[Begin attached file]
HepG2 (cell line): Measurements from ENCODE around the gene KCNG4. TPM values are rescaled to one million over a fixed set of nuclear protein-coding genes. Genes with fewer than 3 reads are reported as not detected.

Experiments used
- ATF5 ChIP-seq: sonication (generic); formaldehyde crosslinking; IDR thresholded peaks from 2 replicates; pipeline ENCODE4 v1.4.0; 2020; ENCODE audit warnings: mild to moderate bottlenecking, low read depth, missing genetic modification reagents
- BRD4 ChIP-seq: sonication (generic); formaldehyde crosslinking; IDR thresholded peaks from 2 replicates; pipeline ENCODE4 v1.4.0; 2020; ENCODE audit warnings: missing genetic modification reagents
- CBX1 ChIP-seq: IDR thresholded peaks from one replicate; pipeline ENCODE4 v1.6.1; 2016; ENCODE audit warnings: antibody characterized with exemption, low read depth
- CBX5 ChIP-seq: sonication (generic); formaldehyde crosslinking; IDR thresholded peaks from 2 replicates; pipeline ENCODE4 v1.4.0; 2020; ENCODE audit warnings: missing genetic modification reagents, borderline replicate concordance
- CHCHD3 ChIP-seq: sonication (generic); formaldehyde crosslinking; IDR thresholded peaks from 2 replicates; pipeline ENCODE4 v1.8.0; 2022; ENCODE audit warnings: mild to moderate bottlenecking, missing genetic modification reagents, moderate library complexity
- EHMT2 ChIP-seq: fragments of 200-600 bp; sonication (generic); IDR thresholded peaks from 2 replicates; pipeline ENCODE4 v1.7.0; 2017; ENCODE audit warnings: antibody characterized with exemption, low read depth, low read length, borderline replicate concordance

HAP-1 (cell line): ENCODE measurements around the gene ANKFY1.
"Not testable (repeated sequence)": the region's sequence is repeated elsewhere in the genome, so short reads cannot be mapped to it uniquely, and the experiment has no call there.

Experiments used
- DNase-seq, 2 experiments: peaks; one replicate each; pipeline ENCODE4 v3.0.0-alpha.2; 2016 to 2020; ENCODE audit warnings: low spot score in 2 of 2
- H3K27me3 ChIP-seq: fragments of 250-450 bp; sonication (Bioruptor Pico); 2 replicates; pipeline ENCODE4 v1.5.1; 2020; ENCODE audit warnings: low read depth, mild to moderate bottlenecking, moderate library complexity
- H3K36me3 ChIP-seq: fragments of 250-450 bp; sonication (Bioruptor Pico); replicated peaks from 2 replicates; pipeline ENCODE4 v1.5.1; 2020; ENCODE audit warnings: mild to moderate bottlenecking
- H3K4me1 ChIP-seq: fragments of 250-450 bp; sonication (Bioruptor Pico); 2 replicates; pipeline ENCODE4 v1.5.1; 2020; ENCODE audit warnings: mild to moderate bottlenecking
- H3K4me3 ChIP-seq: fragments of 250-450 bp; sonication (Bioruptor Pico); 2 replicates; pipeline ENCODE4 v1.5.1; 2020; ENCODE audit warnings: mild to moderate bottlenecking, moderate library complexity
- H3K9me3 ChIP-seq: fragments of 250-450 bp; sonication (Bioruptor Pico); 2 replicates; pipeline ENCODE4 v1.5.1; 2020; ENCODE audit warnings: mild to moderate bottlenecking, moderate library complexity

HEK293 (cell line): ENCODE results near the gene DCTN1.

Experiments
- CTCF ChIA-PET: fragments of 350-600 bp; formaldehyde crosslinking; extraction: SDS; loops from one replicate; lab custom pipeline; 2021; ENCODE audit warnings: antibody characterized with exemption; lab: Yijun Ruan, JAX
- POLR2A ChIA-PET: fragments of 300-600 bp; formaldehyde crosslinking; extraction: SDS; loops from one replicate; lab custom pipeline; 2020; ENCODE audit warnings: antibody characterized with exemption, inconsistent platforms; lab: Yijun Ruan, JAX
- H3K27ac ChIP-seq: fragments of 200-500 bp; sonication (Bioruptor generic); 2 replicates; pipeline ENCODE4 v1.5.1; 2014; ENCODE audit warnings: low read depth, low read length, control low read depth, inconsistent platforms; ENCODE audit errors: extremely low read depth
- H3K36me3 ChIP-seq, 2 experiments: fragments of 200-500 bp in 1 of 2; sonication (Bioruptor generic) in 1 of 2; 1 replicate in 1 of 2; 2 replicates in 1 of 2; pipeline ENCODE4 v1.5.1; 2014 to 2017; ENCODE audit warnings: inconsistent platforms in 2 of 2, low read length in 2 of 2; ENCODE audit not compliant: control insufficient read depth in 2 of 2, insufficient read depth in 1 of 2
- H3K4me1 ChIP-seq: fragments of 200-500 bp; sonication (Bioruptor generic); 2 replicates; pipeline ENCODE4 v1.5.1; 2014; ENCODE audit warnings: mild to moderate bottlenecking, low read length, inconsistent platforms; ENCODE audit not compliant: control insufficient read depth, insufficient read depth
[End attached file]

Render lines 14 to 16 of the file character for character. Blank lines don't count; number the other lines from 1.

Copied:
- H3K36me3 ChIP-seq: fragments of 250-450 bp; sonication (Bioruptor Pico); replicated peaks from 2 replicates; pipeline ENCODE4 v1.5.1; 2020; ENCODE audit warnings: mild to moderate bottlenecking
- H3K4me1 ChIP-seq: fragments of 250-450 bp; sonication (Bioruptor Pico); 2 replicates; pipeline ENCODE4 v1.5.1; 2020; ENCODE audit warnings: mild to moderate bottlenecking
- H3K4me3 ChIP-seq: fragments of 250-450 bp; sonication (Bioruptor Pico); 2 replicates; pipeline ENCODE4 v1.5.1; 2020; ENCODE audit warnings: mild to moderate bottlenecking, moderate library complexity